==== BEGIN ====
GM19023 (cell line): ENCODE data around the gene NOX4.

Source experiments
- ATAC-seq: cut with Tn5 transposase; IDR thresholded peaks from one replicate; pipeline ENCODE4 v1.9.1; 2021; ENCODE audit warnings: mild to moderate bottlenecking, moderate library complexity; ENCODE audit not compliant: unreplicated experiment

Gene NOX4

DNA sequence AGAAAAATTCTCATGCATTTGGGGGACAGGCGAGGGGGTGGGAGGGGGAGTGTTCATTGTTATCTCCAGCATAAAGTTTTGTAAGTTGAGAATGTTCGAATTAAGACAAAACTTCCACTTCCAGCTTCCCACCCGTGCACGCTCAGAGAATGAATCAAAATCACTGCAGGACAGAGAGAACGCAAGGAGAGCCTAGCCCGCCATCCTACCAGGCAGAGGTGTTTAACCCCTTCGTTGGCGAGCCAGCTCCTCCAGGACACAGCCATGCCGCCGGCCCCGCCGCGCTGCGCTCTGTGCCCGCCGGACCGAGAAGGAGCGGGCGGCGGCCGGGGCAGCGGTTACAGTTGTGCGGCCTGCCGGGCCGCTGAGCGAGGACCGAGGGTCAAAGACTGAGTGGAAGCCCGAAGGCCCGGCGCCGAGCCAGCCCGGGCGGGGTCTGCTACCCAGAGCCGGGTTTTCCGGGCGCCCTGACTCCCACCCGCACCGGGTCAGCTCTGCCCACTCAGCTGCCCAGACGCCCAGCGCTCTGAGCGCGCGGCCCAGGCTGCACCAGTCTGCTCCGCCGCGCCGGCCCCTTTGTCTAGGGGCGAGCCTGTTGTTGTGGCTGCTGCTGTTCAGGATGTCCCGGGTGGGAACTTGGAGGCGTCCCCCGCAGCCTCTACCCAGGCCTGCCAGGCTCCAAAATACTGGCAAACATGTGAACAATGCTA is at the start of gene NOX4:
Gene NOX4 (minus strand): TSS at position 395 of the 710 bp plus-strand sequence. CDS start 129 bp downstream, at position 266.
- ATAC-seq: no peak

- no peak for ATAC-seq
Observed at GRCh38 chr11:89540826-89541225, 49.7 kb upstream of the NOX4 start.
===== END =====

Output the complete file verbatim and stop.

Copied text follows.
GM19023 (cell line): ENCODE data around the gene NOX4.

Source experiments
- ATAC-seq: cut with Tn5 transposase; IDR thresholded peaks from one replicate; pipeline ENCODE4 v1.9.1; 2021; ENCODE audit warnings: mild to moderate bottlenecking, moderate library complexity; ENCODE audit not compliant: unreplicated experiment

Gene NOX4

DNA sequence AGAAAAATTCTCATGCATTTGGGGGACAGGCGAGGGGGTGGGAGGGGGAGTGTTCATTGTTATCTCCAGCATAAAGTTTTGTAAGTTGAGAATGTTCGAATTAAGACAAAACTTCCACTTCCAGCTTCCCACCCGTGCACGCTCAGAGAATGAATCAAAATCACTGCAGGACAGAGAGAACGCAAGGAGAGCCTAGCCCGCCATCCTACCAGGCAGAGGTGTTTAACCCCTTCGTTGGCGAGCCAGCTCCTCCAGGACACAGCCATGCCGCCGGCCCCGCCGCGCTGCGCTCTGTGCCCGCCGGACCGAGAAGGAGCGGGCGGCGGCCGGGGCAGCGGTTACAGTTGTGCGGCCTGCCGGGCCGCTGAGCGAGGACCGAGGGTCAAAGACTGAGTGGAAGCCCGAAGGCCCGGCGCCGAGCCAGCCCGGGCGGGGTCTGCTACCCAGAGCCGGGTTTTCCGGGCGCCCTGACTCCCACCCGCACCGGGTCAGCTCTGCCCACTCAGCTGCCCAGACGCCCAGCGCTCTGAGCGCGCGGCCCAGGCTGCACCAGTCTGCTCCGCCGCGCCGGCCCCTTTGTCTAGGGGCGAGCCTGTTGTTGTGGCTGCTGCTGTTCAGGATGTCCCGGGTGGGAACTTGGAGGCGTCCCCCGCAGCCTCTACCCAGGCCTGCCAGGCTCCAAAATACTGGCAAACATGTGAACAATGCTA is at the start of gene NOX4:
Gene NOX4 (minus strand): TSS at position 395 of the 710 bp plus-strand sequence. CDS start 129 bp downstream, at position 266.
- ATAC-seq: no peak

- no peak for ATAC-seq
Observed at GRCh38 chr11:89540826-89541225, 49.7 kb upstream of the NOX4 start.